Presentations that are used for low water and slow current need to match the particular area and situation where you are targeting walleyes. Smaller, more isolated spots … like the hole on an outside bend, or the wash out area of a wing dam, are prime spots for vertical jigging. Normally you’re dealing with fairly light current and moderate depths … ten to twenty feet being the average … so keep your jig selection in the 1/8 to 3/8 ounce range. Jigging action can be a bit more aggressive than you used in the spring, but it often makes a big difference in the number of bites you’ll get if you get in the habit of leaving your jig rest on the bottom a little longer than you normally do. We can’t say precisely why that is, but experience has taught us that walleyes in these situations like to suck the bait off the bottom. This is where using the right style jig can pay huge dividends too. Opting for a semi-stand-up style jig, like the Bass Pro Shops XPS Walleye Angler Jig, will position the bait angling slightly off bottom, making it an easy target to get slurped up.
Walleyes this time of year are looking to fill their bellies, so it also helps if you offer them something that would be considered more of a “Hungry Man Meal” than an appetizer. Bulking up your jig offering, either by using larger-than-average sized minnows (four to five inchers are good), or by adding a plastic body such as a four inch Berkley GULP! Minnow or a four inch Berkley PowerBait Ripple Shad will add the size and attraction to get these fall walleyes’ attention.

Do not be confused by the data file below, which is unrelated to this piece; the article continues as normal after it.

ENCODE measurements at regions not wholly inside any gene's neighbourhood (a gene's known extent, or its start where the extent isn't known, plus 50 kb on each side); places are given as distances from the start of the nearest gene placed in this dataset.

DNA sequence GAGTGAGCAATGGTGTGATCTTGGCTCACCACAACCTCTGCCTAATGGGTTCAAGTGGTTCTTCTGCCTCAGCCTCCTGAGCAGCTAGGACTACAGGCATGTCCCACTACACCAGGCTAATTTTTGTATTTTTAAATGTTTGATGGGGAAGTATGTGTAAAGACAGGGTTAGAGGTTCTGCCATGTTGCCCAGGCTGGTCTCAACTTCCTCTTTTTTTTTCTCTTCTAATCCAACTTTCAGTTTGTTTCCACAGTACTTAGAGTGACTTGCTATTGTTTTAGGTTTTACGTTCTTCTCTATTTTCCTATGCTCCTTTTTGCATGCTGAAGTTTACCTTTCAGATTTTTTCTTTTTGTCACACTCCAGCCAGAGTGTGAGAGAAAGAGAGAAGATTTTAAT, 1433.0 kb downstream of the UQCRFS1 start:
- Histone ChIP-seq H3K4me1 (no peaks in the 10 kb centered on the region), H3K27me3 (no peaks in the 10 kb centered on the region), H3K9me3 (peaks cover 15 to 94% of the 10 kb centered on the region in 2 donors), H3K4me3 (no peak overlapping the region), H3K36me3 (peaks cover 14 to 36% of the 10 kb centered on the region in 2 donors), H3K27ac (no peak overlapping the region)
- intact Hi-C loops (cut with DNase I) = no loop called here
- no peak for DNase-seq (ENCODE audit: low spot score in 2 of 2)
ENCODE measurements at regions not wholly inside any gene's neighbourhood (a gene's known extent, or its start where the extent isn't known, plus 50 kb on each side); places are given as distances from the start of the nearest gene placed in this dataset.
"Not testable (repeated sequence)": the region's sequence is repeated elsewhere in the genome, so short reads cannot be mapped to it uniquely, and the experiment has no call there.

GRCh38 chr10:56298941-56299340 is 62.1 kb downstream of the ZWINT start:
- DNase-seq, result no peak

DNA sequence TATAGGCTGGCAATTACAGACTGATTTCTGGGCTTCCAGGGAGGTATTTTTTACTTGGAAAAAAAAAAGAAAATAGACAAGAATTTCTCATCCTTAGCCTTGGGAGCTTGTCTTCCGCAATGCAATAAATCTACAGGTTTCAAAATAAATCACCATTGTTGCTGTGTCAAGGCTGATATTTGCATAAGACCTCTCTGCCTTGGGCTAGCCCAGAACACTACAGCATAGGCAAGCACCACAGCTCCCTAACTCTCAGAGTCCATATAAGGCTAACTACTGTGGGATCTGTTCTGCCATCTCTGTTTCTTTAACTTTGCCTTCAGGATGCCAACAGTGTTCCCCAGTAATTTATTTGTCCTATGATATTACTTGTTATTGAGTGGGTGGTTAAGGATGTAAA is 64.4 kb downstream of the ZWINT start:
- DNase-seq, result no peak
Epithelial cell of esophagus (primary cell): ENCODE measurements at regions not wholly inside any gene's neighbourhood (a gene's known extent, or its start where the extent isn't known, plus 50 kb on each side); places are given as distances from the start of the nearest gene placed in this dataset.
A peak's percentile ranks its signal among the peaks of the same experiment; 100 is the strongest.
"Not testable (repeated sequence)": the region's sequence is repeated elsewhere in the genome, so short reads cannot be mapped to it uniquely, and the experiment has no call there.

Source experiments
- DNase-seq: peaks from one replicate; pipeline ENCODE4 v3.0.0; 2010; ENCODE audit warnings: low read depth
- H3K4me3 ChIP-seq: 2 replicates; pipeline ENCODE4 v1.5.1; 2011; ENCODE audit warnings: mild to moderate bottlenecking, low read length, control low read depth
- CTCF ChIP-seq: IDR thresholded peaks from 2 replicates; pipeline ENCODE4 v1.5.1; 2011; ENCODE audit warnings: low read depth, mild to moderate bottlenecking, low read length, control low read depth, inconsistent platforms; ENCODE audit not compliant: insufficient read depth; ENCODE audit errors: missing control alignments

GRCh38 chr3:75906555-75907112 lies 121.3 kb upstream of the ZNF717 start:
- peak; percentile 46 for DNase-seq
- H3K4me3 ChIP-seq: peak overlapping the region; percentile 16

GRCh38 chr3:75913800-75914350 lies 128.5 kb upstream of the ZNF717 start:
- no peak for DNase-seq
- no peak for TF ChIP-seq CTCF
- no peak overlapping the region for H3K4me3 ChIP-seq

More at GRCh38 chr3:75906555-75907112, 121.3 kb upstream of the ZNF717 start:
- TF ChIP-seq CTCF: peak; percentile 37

There are ways to contact walleyes not set up on classic holding spots too … those fish that are in transition … moving up stream along the river channel edge on their way to wintering holes. Pulling crankbaits along the channel structure can boat good numbers of fish this time of year. However, it’s one thing to talk about trolling a river channel edge and quite another to do it effectively. The key is depth control. Keeping your lure near the bottom is critical. The problem lies in the fact that it’s tough to know where on the channel break the fish will be. Some may be cruising along the bottom of the break … some closer to the top of the break. Trying to cover all the depths simultaneously takes a specialized technique … Contour Trolling with lead core line.